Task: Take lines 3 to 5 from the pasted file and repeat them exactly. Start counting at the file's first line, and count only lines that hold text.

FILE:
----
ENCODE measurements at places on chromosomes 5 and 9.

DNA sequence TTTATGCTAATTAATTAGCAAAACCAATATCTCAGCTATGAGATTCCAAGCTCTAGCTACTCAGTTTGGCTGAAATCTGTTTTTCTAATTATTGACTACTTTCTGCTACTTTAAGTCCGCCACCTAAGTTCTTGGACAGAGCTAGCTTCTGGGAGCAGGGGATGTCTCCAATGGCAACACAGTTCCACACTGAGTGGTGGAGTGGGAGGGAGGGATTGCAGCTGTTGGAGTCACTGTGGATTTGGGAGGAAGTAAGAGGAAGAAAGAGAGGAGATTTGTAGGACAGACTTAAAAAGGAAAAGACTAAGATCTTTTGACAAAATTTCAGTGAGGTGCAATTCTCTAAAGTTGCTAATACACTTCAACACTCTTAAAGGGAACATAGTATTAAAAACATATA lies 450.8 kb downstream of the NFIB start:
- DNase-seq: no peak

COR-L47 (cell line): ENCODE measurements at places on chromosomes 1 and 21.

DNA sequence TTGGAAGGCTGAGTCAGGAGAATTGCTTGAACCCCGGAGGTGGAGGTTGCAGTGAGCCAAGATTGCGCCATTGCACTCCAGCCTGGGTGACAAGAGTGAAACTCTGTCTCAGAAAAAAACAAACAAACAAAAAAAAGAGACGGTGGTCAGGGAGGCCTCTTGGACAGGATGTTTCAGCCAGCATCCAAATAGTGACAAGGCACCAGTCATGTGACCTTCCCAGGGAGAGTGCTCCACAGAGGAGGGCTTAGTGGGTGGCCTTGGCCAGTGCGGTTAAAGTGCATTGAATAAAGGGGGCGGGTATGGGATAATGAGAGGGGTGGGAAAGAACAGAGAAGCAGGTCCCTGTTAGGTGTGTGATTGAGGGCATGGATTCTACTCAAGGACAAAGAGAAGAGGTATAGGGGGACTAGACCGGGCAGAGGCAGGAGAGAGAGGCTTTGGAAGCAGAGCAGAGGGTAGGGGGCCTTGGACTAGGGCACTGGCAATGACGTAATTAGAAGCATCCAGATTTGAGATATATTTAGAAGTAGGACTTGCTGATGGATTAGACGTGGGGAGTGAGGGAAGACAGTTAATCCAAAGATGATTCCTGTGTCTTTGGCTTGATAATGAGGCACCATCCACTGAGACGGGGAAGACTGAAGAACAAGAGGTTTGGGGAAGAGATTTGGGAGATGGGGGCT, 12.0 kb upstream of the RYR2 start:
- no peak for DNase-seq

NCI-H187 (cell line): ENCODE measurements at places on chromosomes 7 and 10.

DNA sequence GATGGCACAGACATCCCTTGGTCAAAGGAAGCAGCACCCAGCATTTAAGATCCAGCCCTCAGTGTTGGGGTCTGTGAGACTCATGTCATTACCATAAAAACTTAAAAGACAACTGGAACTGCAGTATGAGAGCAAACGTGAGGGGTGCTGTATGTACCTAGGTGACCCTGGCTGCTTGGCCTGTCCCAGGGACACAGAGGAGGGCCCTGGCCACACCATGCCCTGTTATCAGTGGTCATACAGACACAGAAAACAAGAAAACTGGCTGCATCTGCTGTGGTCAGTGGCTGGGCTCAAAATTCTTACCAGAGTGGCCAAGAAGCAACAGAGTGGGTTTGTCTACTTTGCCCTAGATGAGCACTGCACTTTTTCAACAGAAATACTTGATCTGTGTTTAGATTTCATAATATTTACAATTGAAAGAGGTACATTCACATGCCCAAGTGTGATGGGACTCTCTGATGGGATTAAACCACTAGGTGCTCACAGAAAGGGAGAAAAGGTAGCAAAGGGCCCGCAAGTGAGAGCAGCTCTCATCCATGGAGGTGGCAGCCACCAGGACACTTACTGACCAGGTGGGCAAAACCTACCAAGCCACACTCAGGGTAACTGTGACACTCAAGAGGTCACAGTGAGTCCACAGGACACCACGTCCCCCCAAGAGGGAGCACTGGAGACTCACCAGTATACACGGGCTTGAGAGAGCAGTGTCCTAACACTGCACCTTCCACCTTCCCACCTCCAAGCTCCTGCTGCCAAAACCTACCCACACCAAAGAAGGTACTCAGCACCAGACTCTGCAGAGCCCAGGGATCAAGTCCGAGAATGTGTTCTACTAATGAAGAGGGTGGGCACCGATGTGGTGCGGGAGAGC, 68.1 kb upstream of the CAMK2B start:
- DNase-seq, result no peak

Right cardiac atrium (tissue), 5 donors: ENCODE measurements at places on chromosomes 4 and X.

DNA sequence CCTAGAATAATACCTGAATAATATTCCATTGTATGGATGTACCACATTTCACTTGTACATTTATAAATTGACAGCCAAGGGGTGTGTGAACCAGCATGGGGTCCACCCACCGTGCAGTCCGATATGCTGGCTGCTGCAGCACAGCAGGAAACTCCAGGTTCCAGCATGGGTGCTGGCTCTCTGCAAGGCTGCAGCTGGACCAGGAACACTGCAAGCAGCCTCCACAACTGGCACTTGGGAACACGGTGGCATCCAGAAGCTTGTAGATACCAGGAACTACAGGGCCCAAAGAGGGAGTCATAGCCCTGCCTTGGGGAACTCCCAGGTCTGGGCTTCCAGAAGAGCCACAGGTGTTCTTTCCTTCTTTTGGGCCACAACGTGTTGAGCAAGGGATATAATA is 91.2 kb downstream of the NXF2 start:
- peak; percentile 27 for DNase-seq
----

- DNase-seq: no peak

COR-L47 (cell line): ENCODE measurements at places on chromosomes 1 and 21.

DNA sequence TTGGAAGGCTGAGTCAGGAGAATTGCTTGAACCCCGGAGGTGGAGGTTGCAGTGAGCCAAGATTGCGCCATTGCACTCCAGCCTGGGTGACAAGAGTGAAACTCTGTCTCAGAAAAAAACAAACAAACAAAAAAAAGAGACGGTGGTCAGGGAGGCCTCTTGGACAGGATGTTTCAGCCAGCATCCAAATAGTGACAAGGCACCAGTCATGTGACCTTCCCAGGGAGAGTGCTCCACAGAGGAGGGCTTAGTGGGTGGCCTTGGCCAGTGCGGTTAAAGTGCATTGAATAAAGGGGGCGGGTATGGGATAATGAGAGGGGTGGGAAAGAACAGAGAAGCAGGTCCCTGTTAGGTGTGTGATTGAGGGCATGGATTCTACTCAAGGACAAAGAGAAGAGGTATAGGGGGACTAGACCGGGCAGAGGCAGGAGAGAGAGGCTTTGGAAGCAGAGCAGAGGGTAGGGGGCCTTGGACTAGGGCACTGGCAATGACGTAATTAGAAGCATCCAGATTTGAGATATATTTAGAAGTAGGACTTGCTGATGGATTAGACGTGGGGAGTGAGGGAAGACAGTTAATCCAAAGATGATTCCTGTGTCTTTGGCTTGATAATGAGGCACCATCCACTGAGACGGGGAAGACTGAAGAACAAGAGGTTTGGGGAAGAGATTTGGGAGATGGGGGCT, 12.0 kb upstream of the RYR2 start: